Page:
Dear Mrs. Melba Pattillo Beals,
Trying to think of all the things you did for so many people, including myself, makes me more than grateful. You helped make so many opportunities available to people like myself. I can say that I took school and all the education I am learning in school for granted. I always avoided working up to my potential, or even coming close to giving one hundred percent. I mainly went to school to socialize and see my friends. But when assigned to do a book report, I went to the library to find a book on black history. Luckily, the librarian picked Warriors Don't Cry for me. After reading your book, I began to realize how lucky I am, being a teenage African-American female. Now 50 years ago I wouldn't have close to the education I am receiving now. I checked out the book not knowing what kind of emotional impact and positive mind-set it would have on my life.
Right when I turned to the first few pages, immediately the pictures caught my eyes, and some even left me in awe. I couldn't believe my eyes; I read on, every event left me in shock. Page after page, I could hardly put the book down, and when I did I couldn't stop telling my friends and family about what I was reading in the book. I still shake my head when I think about all that took place in the story because to me it seems so real and so unreal at the same time. Somehow through the whole book, I knew you were going to make it into Central High. But I didn't know how hard you were going to have to struggle to get there. When Grandmother India stated that "warriors don't cry," I tried my best to keep down all the anger and sorrow through a lot of situation. At points in the story, the tears began to well up in my eyes. When I kept reading, I began to find it difficult to hold my tears back. The great deal of valor you had throughout all your trials helped me to be thankful for my school, family, friends and society. Then I began to appreciate every little thing that I have.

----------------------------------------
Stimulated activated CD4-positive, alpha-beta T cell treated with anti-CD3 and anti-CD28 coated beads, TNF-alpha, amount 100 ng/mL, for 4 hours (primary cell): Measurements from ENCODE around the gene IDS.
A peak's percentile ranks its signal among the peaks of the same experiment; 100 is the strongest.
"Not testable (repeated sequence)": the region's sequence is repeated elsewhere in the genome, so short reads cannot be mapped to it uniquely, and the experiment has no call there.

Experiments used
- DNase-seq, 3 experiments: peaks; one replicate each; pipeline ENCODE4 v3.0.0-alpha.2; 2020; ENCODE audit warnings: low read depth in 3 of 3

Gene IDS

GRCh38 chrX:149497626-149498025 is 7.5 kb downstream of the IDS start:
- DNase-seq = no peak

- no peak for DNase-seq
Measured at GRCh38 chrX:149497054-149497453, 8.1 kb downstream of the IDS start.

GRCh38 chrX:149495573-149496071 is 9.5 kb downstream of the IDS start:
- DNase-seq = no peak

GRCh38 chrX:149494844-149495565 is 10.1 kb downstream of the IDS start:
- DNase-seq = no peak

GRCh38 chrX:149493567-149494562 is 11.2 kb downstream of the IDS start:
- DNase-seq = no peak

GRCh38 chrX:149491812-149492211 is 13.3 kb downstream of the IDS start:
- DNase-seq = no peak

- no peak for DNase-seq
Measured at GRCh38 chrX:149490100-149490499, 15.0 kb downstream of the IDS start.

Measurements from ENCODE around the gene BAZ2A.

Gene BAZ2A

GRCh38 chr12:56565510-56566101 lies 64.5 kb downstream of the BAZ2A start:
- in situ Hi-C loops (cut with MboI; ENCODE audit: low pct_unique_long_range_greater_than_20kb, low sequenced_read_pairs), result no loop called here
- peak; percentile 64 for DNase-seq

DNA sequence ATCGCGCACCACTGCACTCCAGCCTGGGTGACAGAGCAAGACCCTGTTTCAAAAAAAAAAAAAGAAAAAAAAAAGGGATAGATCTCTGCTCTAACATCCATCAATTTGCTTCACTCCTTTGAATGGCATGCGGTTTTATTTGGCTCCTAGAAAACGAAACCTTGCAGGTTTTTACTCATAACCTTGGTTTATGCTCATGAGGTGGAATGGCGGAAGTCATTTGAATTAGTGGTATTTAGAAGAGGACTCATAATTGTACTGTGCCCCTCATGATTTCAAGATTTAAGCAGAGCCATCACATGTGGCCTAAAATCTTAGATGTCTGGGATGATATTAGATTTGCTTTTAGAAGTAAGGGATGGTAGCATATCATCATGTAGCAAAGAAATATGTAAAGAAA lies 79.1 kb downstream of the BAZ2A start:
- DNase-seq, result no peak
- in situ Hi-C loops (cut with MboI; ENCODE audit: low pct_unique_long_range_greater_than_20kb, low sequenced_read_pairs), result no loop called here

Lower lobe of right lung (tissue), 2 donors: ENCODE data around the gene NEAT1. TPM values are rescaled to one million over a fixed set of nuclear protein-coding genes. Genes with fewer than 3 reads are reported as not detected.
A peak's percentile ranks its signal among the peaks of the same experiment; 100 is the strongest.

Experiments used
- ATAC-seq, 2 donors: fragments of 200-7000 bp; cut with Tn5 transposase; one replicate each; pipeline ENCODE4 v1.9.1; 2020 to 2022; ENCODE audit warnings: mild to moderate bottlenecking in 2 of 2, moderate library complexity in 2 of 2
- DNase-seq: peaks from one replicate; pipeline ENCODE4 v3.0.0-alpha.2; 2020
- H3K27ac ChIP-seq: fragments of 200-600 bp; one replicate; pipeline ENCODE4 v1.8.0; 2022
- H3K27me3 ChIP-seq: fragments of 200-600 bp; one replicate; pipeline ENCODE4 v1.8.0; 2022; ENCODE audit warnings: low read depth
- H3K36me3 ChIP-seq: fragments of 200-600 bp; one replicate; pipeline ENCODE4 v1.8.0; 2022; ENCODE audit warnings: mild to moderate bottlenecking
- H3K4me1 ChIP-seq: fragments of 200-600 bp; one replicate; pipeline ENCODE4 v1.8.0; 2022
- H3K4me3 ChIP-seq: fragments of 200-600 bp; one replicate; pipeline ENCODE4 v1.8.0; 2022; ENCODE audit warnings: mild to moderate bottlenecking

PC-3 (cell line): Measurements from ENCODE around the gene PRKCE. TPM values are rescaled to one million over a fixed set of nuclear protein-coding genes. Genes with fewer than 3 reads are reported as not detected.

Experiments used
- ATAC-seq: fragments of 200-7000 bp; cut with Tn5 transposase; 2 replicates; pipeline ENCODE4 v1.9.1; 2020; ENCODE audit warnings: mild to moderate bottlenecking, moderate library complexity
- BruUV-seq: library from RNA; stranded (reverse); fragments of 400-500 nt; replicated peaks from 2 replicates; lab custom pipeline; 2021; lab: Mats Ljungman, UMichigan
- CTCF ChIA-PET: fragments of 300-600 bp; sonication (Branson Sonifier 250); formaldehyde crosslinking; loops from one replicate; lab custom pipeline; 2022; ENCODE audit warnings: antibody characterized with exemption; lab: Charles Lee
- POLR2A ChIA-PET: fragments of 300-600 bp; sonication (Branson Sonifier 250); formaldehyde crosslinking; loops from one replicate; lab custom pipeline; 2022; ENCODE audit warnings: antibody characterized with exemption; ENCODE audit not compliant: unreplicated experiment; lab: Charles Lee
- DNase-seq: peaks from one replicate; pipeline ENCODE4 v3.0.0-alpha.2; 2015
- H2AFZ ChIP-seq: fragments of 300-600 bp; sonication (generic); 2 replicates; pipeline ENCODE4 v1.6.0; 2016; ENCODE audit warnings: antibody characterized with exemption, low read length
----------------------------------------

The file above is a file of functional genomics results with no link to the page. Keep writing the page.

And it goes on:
Warriors Don't Cry caused me to be strong and steadfast in everything I do, never quit and most of all, be thankful for all that I have. When I was finishing up your book, I felt like I was finishing up a TV show I just wanted to keep on watching. Some days after reading your book, I would sit back and wonder what I would do if I went through all what you went through, or if I would even go through with it? Then I opened my eyes, and I looked around and saw the nice house that I'm living in, the quiet well-kept neighborhood I have, and the wonderful school I attend. When I think if it was worth it, I see all the African-American young women and men in high positions in the government and even in my community. An African-American woman just won a school board set, beating her opponent, a Caucasian male, by fifteen hundred votes absolutely amazing. I can honestly say that you helped her do that. Back when you were younger that would have been absolutely impossible.
I once again want to say how grateful I am for everything that you did. The grace of God surely was watching over you throughout all that you went through. You changed history for the better. Now I can go to college anywhere I want, and sit at any desk I want. I can be a teacher, lawyer, a doctor, anything I want, because of you. You even changed the future. Thanks to you, now my grandchildren and their grandchildren can go to any school they want as well. Your faith, determination, courage, and strength helped African-American people in a very big way. I would also like to thank you Grandmother India for helping you to help us, I know she played a big role in your life, and I appreciate her very much as well. Stay strong in the Lord, and God Bless.
Ben Eielson High School, Eielson Air Force Base, Alaska
Teacher: Eileen Julian